0024 - Switch and LightSwitch

For today, we’ll be looking at two code files:

  • one showing off a Switch widget, and
  • the other, a derived class we’ll call the LightSwitch.

And what we’ll be playing with is the GTK Switch widget. First, we’ll get it up and running, then we’ll do something interesting with it. We’ll combine the Switch with some other widgets to create a light bulb with changeable colours and a reset button.

And Now, a Switch

Results of this example:
Current example output
Current example output
Current example terminal output
Current example terminal output (click for enlarged view)

I won’t bother going over the TestRigWindow stuff; I think we all know the ins and outs of that by now. So, let’s start with:

	import gtk.Switch;

That’s the only extra import statement you’ll need for the first example, the plain-jane switch. Now let’s look at the class derived from the Switch:

	class MySwitch : Switch
	{
		this()
		{
			super();
			addOnStateSet(&onStateSet);
			
		} // this()
	
	
		bool onStateSet(bool state, Switch s)
		{
			setState(state);
			writeln("State set is: ", getState(), " and state is: ", state);
			
			return(true);
			
		} // onStateSet()
		
	} // class MySwitch

For the most part, this is pretty standard stuff. We’ve seen derived classes before and we’ve seen signals hooked up, but what we haven’t seen is an argument list that seems out of order. Take a look at the onStateSet() function.

First argument is a Boolean value called state. This is the first widget we’ve examined that passes its state along with the signal. It’s handy because we don’t need to go dig it out with a getState() function. It’s just there, ready to use in our callback.

As usual, we can ignore the self-referential argument, Switch s. It’s the same as Button b, Widget w, or Event e, all of which we’ve ignored in setting up callbacks in the past.

In the body of the callback… wait a minute. Why do we get a state, but then have to set it? Good question.

It seems that whereas we have the convenience of getting the state packaged with the signal, we still have to muck around to keep things in sync. To do that, we call setState().

And a LightBulb-ish Thing

Results of this example:
Current example output
Current example output
Current example terminal output
Current example terminal output (click for enlarged view)

What’s a Switch without something to turn on or off?

To get this all happening, we want:

  • a switch,
  • a light bulb, and
  • a reset button.

The Switch, we already have from the first exercise. The light bulb can be made from a ColorButton widget and the reset button from a standard, vanilla-flavored Button. Let’s first take a quick look at the container these three will be crammed into.

SwitchBox Class

As with earlier container examples, the SwitchBox is where we declare and define all the widgets. Because they’re all derived classes, the names won’t mean much for now. And all we really do here in the SwitchBox is build the buttons and stuff them in.

LightSwitch Class

This class bears little resemblance to the MySwitch class of the previous example. For one thing, it has a reference pointer to the LightBulb class (which we’ll see in a moment) and this we set up by passing in the pointer during the constructor phase. In effect, what this does is allow the LightSwitch class to behave like an observer.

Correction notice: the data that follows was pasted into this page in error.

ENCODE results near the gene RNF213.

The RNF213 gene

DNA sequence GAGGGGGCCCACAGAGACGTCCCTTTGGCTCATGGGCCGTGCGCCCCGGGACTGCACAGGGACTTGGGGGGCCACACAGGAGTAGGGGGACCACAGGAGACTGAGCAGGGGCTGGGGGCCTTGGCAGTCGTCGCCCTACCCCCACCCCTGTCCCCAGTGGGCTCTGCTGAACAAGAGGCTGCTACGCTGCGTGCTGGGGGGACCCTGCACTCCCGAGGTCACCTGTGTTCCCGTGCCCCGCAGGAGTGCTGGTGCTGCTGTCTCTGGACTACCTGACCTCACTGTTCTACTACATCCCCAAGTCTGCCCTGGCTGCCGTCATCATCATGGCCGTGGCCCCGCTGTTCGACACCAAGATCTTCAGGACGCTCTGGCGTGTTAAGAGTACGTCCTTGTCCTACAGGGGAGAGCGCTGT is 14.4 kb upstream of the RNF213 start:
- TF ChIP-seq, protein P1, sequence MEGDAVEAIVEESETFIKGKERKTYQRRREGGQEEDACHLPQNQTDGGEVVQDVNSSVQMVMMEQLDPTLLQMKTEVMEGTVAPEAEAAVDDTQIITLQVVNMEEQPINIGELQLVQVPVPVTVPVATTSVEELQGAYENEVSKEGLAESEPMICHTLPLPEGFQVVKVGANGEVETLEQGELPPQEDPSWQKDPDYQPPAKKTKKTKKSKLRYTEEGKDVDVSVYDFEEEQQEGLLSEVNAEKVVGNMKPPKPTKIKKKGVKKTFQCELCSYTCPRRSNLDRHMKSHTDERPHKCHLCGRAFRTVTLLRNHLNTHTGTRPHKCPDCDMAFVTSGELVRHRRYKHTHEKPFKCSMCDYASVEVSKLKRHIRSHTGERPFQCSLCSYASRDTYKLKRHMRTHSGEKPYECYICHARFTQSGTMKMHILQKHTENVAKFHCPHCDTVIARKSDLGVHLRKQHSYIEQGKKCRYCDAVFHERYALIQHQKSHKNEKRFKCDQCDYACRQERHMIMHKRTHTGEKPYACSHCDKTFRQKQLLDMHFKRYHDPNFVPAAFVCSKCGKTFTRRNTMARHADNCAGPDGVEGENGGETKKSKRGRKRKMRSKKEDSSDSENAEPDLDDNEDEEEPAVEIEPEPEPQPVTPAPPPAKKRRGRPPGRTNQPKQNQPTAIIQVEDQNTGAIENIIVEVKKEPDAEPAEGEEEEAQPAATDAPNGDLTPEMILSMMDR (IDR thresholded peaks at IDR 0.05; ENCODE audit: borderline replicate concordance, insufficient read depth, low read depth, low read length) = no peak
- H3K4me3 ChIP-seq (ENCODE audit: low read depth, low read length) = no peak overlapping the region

Next, the onStateSet() function doesn’t just keep the signal state in sync with the internal state, it takes care of setting the colour of the LightBulb widget (remember that a ColorButton displays its colour on the button itself). And before it exits, it updates the state of the LightBulb’s switch as well so that all states match across both widgets.

LightBulb Class

This ColorButton is more elaborate than the last one we played with. Instead of just one colour and a default, it’s got an onColor, an offColor, and defaults for both. It’s a bit more to track and so the LightBulb takes on characteristics of the observed to match LightSwitch’s observer status.

In the constructor, we naturally have some initial housekeeping to do, set both default colours as well as the colours we’ll show the world as the light is switched on or off.

The switchState() function is called by the observer (the LightSwitch) to turn the ‘light’ on or off. All it does is check to see which state the LightBulb is in and switch to the other.

I’ll skip over getState() as being obvious enough as to not need explanation.

The setColor() function is the callback as obviated by how we hooked up the onColorSet signal to it back in the constructor. Because of the nature of the ColorButton, once the user has set the colour, all we have to do is grab it from the ColorButton’s internal storage with getRgba(). Then we’re back to dealing with state, is it true (ON) or false (OFF)? Because the colour we’ll set will be the colour used for whichever state is current, on or off, right?

Finally, we have the reset() function that restores default colours to both on and off states.

ResetButton Class

The last class we’ve defined also tracks the LightBulb object and works closely with the reset() function built into the LightBulb. First it calls the LightBulb’s reset() function, then to keep everything else in sync, it sets the LightBulb’s onColor and offColor.

Conclusion

So there you have it, a straightforward example of how to use a Switch widget as well as a more complex example where we give it something somewhat meaningful to do.

Hope this was as interesting to read about as it was to research and write (both the code and the blog entry).

Until next time, happy D-coding and may your Widgets always find their way home.

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© Copyright 2019 Ron Tarrant